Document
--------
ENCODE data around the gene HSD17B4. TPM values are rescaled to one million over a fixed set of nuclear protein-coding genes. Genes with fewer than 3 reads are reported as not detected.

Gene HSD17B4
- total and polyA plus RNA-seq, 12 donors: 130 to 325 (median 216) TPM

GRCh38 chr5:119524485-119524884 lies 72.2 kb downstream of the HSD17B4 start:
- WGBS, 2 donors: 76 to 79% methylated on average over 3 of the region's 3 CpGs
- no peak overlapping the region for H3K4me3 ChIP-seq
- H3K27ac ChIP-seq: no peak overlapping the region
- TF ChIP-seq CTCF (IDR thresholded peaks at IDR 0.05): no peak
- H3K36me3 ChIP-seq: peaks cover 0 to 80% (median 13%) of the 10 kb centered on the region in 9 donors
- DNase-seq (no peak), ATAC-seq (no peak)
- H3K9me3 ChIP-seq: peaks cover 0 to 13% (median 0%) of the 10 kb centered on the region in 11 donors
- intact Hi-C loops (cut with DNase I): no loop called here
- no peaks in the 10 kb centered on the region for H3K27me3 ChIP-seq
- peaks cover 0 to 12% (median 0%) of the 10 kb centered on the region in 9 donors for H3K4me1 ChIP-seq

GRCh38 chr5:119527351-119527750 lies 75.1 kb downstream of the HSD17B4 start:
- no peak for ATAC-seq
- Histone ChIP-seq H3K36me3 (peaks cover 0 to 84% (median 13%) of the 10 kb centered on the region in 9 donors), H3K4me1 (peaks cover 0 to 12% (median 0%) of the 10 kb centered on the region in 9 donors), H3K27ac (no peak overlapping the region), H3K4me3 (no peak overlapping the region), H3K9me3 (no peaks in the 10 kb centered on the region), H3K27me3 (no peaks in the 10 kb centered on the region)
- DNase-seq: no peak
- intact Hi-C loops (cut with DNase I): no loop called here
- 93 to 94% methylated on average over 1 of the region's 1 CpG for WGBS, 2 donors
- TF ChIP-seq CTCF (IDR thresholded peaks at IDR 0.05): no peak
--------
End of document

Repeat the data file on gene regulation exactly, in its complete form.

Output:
ENCODE data around the gene HSD17B4. TPM values are rescaled to one million over a fixed set of nuclear protein-coding genes. Genes with fewer than 3 reads are reported as not detected.

Gene HSD17B4
- total and polyA plus RNA-seq, 12 donors: 130 to 325 (median 216) TPM

GRCh38 chr5:119524485-119524884 lies 72.2 kb downstream of the HSD17B4 start:
- WGBS, 2 donors: 76 to 79% methylated on average over 3 of the region's 3 CpGs
- no peak overlapping the region for H3K4me3 ChIP-seq
- H3K27ac ChIP-seq: no peak overlapping the region
- TF ChIP-seq CTCF (IDR thresholded peaks at IDR 0.05): no peak
- H3K36me3 ChIP-seq: peaks cover 0 to 80% (median 13%) of the 10 kb centered on the region in 9 donors
- DNase-seq (no peak), ATAC-seq (no peak)
- H3K9me3 ChIP-seq: peaks cover 0 to 13% (median 0%) of the 10 kb centered on the region in 11 donors
- intact Hi-C loops (cut with DNase I): no loop called here
- no peaks in the 10 kb centered on the region for H3K27me3 ChIP-seq
- peaks cover 0 to 12% (median 0%) of the 10 kb centered on the region in 9 donors for H3K4me1 ChIP-seq

GRCh38 chr5:119527351-119527750 lies 75.1 kb downstream of the HSD17B4 start:
- no peak for ATAC-seq
- Histone ChIP-seq H3K36me3 (peaks cover 0 to 84% (median 13%) of the 10 kb centered on the region in 9 donors), H3K4me1 (peaks cover 0 to 12% (median 0%) of the 10 kb centered on the region in 9 donors), H3K27ac (no peak overlapping the region), H3K4me3 (no peak overlapping the region), H3K9me3 (no peaks in the 10 kb centered on the region), H3K27me3 (no peaks in the 10 kb centered on the region)
- DNase-seq: no peak
- intact Hi-C loops (cut with DNase I): no loop called here
- 93 to 94% methylated on average over 1 of the region's 1 CpG for WGBS, 2 donors
- TF ChIP-seq CTCF (IDR thresholded peaks at IDR 0.05): no peak